People trick-or-treat in a Brooklyn neighborhood on Halloween night on October 31, 2015 in New York City.
Spencer Platt—Getty Images
By Lisa Marie Segarra
October 18, 2017

Halloween is almost here, which means you don’t have much time to figure out this year’s costume — or grab a bag of candy for trick or treaters (or yourself).

But the holiday’s traditions, like planning Halloween costumes, buying Halloween candy and ringing doorbells to trick or treat, indeed have a long-standing history. From Halloween’s Catholic and Celtic backgrounds to what the most popular Halloween costumes of 2017 are, we’re here to answer all your burning questions.

This is everything you need to know about Halloween, including how and why we celebrate it.

What is Halloween?

Halloween is typically celebrated as a secular holiday in the U.S. Many people celebrate Halloween by dressing up in costumes ranging from their favorite character in a movie, a pop culture reference or their favorite animal (more on that below). Some people, often children, will spend the evening hours of the holiday trick or treating for candy.

When is Halloween?

Halloween falls on Oct. 31 each year. Halloween 2017 lands on a Tuesday.

This year, October also had a Friday the 13th, which is considered by some to be unlucky, according to American folklore. While the history of how Friday the 13th came to be considered unlucky isn’t completely clear to some historians, others like Dr. Phil Steven, an anthropology professor at the University of Buffalo, believe it comes from the Last Supper, where 13 people sat together.

Why do we celebrate Halloween?

The earliest origins of Halloween can be difficult to trace. Some, like Halloween expert and author Lesley Bannatyne, link the holiday to the Celtic celebration of Samhain. The day marked “the turning of the year,” noted Bannatyme, author of Halloween Nation.

However, others such as historian Nicholas Rogers, a professor at York University, say there are actually no traditions carried over from the festival.

“The reason people think it’s related to Halloween is because when you go to look at Irish Folklore Commission of the 1940s, Samhain and Halloween and a number of other words are used interchangeably to describe the end of October,” Rogers said, adding that both celebrations have supernatural and magical elements associated with them.

Both Bannatyne and Rogers noted Halloween as we know it today has much more direct connections to the Christian holiday of All Saint’s Day, which ended up falling on Nov. 1, after a series of date changes.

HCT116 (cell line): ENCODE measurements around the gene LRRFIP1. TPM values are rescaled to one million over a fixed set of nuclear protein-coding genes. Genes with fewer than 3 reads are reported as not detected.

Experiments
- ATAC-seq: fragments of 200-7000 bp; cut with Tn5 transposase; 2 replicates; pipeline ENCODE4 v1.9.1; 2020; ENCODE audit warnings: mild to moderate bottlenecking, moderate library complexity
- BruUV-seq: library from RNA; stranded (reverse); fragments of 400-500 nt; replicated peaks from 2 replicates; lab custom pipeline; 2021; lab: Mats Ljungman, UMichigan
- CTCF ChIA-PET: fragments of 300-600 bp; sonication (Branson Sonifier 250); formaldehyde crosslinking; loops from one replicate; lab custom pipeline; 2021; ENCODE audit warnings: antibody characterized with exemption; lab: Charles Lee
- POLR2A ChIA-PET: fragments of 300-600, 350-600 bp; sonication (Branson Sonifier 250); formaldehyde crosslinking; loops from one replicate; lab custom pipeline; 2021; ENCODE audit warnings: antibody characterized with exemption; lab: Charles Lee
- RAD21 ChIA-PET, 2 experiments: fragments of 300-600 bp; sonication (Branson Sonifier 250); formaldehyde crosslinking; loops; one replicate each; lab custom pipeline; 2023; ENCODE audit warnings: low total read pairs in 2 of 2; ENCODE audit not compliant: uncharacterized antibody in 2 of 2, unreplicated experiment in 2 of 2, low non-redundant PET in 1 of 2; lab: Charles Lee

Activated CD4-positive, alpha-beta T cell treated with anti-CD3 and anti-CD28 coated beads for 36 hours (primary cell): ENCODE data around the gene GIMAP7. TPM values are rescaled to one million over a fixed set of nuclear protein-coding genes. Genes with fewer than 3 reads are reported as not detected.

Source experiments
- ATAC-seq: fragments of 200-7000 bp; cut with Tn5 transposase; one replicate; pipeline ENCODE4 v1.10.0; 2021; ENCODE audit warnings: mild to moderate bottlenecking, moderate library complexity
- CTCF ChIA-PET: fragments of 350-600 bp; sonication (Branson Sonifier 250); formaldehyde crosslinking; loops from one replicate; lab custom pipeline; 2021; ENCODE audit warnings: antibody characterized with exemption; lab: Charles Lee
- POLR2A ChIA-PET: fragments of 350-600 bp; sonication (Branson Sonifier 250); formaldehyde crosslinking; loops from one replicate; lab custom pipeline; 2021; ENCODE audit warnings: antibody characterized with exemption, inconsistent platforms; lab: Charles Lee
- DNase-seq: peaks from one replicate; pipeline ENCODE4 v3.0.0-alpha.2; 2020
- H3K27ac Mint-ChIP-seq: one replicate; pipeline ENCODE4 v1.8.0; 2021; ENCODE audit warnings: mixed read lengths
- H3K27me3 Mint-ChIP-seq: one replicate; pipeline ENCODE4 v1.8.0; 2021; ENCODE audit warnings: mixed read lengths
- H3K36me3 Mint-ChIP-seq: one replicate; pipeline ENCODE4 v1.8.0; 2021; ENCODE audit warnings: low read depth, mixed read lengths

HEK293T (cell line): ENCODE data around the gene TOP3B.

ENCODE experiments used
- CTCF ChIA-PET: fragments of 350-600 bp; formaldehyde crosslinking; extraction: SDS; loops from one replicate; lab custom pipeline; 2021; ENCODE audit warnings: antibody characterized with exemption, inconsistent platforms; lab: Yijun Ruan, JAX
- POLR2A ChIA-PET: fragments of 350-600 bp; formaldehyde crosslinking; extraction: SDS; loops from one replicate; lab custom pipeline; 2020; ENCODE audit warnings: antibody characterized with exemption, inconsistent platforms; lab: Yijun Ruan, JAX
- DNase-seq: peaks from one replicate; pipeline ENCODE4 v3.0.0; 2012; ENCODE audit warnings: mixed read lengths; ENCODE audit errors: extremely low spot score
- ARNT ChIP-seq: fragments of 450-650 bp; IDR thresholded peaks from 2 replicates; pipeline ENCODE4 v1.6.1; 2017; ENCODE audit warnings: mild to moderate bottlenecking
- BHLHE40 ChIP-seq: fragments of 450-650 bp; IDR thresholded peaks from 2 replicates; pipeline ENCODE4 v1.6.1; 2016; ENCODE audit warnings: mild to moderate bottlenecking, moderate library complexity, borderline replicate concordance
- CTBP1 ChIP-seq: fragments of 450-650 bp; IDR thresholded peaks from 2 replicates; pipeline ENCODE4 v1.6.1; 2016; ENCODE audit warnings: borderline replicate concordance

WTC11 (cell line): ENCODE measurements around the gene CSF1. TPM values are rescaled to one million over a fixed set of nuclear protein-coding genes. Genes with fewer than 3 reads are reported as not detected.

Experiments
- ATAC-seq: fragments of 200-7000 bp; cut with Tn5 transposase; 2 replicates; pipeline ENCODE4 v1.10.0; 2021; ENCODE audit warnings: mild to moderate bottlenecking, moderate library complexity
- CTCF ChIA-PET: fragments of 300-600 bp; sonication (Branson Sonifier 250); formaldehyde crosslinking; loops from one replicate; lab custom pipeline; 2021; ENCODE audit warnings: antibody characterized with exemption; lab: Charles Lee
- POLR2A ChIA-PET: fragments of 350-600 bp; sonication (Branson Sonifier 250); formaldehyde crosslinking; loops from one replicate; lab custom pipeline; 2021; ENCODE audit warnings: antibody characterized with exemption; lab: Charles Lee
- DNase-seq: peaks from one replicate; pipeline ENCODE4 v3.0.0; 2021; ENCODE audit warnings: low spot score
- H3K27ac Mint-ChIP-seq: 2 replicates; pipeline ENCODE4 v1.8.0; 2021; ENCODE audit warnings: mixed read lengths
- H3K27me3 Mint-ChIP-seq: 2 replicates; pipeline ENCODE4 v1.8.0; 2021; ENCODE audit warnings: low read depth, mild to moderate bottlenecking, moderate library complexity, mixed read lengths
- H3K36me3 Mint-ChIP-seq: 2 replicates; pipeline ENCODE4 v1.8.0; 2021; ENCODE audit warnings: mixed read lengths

What does trick or treat mean?

On Halloween night, children can be heard saying “trick or treat” after ringing their neighbors’ doorbells in hopes of getting some candy.

On All Saint’s Day, and other Christian holidays, people would go door to door giving prayers in exchange for treats, Rogers said. The practice became popular in America as an effort to stop vandalism and mischief. Bannatyne notes that in the 1940s, people tried hosting parties to discourage the mischief and when that didn’t work, homeowners began meeting children with their lights on and giving out candy or money. “It was a whole campaign on how to trick or treat,” Bannatyne said. “Then it caught on.”

How old is too old to trick or treat?

There’s no specific cutoff age for trick-or-treating in most places, though Food & Wine notes that some towns are actually making rules that give trick-or-treaters a cut-off age.

Lizzie Post, co-president of the Emily Post Institute, which gives advice on etiquette, says the most important thing is ensuring that younger children are given the priority when trick-or-treating on Halloween. “You want to make sure younger kids are getting the chance and the opportunity, but I don’t want to discourage teens from enjoying this as long they’re behaving well,” Post told TIME.

What are the most popular Halloween costumes this year?

Movies are lending a lot of costume inspiration this year. Wonder Woman is the most-searched Halloween costume on Google followed by Suicide Squad‘s Harley Quinn, the super villain that appears in DC comics; a clown; and Disney heroine Moana. A Unicorn was the fifth-most searched Halloween costume on Google. The most popular couple’s costumes are Bonnie and Clyde, Beauty and the Beast, Forrest Gump and Jenny, Lilo and Stitch, and Tarzan and Jane, according to Google.

Pennywise, the clown from Stephen King’s thriller IT, was listed as a top costume choice by Lyst and Pinterest following the movie debut earlier this year (one of TIME’s best Halloween movies of 2017 so far). Television-inspired Stranger Things characters were the second most popular, according to Lyst and Pinterest, and Beauty and the Beast characters were the third-most popular.

What is the most popular Halloween candy this year?

So far, the leading treat on Google’s searches is doughnuts. Doughnut chains Dunkin Donuts and Krispy Kreme recently unveiled Halloween-themed treats like a special Boston Scream doughnut at Dunkin and spider and mummy doughnuts at Krispy Kreme. Among the more traditional Halloween candy options, M&M’s are the second-most searched on Google followed by candy corn, candy bark and chocolate.

Candy corn was also a favorite in Idaho, New Mexico, Michigan, Alabama, South Carolina and Rhode Island, according to sales data from Candystore.com from 2007 to 2016. But Skittles, Reese’s Cups and M&M’s made up the most popular candies across the country, selling millions of pounds annually, according to the data.

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